Current programs are substantially improving child survival and health, but much more can and should be done. For example, vitamin A supplementation saves over a quarter of a million lives each year. Oral rehydration therapy prevents an estimated one million deaths. And immunization programs save the lives of almost four million children.
While we know what works, increased funding is needed. International health experts estimate that a minimum additional investment of $5.1 billion each year is necessary to save the lives of six million children in those countries with the highest rates of child mortality.
Six Million Children Every Year Can Be Saved
In 2000, the US pledged to work with 188 other members of the United Nations to achieve a two-thirds reduction in the number of child deaths by the year 2015. This goal can be achieved with enhanced global commitment to the following basic, cost-effective child health actions:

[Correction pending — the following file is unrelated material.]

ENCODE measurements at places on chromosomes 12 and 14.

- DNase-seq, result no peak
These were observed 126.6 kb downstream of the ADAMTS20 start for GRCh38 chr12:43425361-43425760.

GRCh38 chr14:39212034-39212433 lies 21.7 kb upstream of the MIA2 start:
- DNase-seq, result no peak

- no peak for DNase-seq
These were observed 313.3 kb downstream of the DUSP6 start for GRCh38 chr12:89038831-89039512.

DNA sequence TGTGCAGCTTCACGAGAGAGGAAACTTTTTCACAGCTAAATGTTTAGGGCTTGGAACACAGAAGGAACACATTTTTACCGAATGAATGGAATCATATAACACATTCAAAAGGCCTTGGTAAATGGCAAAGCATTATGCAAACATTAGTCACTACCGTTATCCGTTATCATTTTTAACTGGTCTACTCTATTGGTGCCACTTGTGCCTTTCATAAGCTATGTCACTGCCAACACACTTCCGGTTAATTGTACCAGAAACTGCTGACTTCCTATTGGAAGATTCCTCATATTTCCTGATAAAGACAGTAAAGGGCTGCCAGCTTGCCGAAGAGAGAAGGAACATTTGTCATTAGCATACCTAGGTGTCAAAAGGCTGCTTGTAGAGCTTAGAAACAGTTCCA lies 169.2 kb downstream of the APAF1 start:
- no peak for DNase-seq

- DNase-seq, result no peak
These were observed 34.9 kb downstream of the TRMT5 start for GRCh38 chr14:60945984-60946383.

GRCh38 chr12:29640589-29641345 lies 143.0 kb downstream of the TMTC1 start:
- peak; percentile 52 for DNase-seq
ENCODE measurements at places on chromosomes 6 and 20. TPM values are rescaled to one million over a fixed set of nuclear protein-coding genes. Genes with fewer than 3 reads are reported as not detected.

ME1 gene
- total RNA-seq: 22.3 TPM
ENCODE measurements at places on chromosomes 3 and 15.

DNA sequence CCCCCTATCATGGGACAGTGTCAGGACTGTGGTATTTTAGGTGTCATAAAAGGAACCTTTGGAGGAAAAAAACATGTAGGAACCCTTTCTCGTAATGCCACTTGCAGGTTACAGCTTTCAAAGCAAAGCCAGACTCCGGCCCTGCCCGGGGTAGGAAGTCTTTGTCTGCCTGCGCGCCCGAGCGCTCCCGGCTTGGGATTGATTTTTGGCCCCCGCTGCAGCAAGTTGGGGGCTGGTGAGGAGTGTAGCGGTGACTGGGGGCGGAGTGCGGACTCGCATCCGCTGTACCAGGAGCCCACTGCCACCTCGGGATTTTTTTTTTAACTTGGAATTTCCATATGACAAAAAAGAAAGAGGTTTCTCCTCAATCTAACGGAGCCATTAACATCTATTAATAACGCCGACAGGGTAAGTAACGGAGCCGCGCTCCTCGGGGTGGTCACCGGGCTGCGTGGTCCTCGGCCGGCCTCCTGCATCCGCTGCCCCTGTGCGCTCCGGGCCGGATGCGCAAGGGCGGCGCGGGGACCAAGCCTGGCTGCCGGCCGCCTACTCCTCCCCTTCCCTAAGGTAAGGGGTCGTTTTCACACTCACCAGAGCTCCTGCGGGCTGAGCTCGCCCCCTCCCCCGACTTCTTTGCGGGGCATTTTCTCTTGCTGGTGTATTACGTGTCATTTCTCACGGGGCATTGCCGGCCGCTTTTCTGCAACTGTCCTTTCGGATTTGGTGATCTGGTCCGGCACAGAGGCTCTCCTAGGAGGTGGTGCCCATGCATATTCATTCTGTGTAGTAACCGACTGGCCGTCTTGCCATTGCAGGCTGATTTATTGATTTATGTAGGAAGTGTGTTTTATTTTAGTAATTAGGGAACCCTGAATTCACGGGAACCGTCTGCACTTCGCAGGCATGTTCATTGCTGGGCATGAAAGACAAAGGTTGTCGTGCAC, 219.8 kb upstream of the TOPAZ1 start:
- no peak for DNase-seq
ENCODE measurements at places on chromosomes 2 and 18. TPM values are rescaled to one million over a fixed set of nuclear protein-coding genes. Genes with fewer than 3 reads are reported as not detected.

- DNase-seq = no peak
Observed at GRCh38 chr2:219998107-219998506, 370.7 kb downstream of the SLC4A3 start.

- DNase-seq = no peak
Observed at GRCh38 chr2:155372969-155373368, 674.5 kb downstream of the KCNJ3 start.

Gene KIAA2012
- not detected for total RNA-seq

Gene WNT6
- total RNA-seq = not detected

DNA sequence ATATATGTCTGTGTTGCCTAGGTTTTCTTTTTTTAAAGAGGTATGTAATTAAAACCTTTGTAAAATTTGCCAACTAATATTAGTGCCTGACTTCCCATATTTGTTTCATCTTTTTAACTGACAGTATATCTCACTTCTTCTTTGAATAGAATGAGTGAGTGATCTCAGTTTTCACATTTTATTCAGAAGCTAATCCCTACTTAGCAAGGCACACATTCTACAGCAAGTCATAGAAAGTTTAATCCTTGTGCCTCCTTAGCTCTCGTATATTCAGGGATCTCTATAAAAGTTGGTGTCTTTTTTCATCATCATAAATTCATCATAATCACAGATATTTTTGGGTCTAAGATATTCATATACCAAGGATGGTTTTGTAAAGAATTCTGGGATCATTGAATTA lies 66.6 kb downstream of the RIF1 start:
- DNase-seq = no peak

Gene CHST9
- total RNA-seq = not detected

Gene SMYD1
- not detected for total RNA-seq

1. Expand Routine Immunization
Immunization has saved over 20 million lives in the last two decades. Immunization rates for the six major vaccine-preventable diseases - pertussis (also known as whooping cough, tuberculosis, tetanus, polio, measles, and diphtheria - have risen from under 10 percent in the 1970s to nearly 80 percent today.
More recently, however, coverage has leveled off. Worldwide, about 30 million children are still not reached each year with routine immunization. Rates in some African countries have dropped to less than 30 percent.
2. Promote Proper Child Feeding and Deliver Essential Micronutrients:
Although malnutrition has decreased 17% in the past decade, the rate of decline has been alarmingly slow in recent years, leaving 20 percent of children in the poorest countries to suffer serious developmental conditions. Promoting exclusive breastfeeding for the first six months of an infant's life, followed by the provision of nutritious, clean, mashed or semi-solid foods and breastfeeding thereafter, can reduce malnutrition, improve growth, and save lives.